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Despite losses, Ravens still optimistic about defending title

| Sunday, Sept. 1, 2013, 12:01 a.m.
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The Ravens' Torrey Smith celebrates after he scored a 32-yard touchdown reception in the second quarter against the Broncos on Jan. 12, 2013, in Denver.

In Baltimore, things aren't looking up for the reigning Super Bowl champions.

Still, with all the holes to fill, coach John Harbaugh often sounds as if the Ravens simply have reloaded after the core of the franchise was gutted by free agency and linebacker Ray Lewis' retirement.

This is not the same team that summoned a miracle to defeat Denver in the AFC playoffs before holding off San Francisco in the Super Bowl.

There is an inordinate number of strange faces in the locker room. More importantly, some familiar faces are gone.

No Ed Reed. No Anquan Boldin. No Paul Kruger.

No problem, Harbaugh said.

Still, the Ravens likely will be chasing their shadows much of the season. Aside from special teams, they are weaker on offense and defense, mostly because of some losses through free agency.

If that wasn't enough, quarterback Joe Flacco lost one of his key targets, tight end Dennis Pitta, to a season-ending hip injury. Then backup Ed Dickson went down with a knee injury.

Torrey Smith is still a feared deep threat, but he'll find out how effective he was with Boldin pulling double coverage.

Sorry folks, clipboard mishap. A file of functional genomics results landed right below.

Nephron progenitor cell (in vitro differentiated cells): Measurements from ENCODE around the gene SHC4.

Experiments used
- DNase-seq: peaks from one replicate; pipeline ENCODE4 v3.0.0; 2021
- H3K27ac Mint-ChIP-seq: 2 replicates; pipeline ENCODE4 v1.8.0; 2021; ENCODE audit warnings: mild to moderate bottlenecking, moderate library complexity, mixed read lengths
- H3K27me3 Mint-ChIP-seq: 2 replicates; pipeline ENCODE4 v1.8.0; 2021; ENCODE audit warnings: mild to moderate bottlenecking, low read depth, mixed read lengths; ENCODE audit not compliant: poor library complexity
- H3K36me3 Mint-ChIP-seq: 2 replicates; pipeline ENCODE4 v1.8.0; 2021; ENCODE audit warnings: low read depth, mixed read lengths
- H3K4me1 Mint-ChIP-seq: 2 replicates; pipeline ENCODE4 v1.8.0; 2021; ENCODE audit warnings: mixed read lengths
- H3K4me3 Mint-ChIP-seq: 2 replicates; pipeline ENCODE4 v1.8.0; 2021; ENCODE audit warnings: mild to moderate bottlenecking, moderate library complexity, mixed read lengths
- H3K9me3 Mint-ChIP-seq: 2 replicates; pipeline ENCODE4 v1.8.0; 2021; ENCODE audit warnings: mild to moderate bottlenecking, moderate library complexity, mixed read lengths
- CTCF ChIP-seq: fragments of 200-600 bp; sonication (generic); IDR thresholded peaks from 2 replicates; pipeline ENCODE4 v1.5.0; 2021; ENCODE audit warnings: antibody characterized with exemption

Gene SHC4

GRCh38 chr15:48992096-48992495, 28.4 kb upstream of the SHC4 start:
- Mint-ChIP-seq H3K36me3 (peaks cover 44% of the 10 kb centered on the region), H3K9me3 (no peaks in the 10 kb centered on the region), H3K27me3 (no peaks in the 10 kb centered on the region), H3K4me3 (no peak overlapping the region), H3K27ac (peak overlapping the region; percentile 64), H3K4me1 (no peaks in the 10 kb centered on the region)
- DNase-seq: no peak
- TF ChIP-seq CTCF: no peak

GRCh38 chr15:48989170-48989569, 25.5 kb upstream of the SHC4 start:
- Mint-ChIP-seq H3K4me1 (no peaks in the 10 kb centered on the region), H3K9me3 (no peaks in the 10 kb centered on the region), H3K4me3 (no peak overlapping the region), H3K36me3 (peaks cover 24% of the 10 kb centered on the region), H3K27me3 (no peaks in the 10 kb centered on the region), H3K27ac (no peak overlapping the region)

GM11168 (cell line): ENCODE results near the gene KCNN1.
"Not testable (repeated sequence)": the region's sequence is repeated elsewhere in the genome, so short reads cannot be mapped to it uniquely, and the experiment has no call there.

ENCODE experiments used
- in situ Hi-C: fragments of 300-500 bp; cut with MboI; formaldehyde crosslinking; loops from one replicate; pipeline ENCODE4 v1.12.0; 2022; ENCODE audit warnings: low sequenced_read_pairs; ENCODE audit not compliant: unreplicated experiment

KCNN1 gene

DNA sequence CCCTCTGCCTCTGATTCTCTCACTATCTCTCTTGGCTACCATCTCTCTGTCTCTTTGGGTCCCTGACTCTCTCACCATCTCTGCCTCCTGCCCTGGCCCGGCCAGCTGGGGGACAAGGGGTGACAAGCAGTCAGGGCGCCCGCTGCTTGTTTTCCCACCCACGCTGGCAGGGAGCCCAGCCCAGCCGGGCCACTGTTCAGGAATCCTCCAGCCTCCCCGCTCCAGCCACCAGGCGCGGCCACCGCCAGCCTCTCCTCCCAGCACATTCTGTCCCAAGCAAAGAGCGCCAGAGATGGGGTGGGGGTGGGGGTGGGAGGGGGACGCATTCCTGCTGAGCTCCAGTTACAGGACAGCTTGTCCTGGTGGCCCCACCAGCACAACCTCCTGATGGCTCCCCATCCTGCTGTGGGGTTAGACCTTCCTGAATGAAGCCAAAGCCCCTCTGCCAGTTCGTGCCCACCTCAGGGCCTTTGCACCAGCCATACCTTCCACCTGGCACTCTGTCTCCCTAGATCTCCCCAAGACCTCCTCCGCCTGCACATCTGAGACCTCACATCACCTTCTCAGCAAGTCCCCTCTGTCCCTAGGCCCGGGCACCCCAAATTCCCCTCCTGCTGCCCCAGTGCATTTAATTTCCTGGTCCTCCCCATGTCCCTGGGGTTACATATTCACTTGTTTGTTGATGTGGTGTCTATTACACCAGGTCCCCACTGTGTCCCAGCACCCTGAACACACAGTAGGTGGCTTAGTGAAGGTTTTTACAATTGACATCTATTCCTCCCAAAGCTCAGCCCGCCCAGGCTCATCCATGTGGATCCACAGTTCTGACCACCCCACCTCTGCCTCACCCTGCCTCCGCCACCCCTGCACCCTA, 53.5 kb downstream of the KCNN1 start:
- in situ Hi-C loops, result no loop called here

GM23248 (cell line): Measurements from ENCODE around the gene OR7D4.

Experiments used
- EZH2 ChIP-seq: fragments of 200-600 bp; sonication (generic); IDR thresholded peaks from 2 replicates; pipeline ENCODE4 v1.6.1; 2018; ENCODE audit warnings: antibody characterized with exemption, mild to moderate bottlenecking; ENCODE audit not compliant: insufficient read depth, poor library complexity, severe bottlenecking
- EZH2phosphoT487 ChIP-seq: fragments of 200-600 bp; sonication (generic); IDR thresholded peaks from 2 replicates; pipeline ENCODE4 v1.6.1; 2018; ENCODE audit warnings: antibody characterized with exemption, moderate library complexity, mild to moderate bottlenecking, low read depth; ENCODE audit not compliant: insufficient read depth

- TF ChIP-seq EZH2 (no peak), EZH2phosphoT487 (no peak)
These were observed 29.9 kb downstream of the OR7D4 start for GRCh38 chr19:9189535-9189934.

“When Joe throws the ball, I catch it,” Smith said. “When Ray (Rice) is running, block.

“So my role doesn't necessarily change — just running routes like everyone else. Obviously I expect more out of myself performance-wise.”

Still, Harbaugh doesn't appear overly concerned.

“You love those guys when they're here, and it's pretty easy to realize the fact that they're not here,” he said. “So what are you going to do about it? You've got to move on.

“We've got a lot of talented players out there, and I think we feel really good about what we have the ability to do.”

Harbaugh is among the few who believe the Ravens can make the playoffs. They lost eight starters, including Miami linebacker Dannell Ellerbe, cornerback Cary Williams, Reed and Kruger.

The Bengals, considered the division favorite, have a history of underachieving with such lofty expectations bestowed on them. The Ravens still have a solid run game with Rice and Bernard Pierce, and general manager Ozzie Newsome has proven he can manipulate a roster to develop a surprising contender.

But if Baltimore is too repeat as Super Bowl champs, it again will have to lean on its defense.

Ralph N. Paulk is a staff writer for Trib Total Media. Reach him at or via Twitter @RalphPaulk_Trib.

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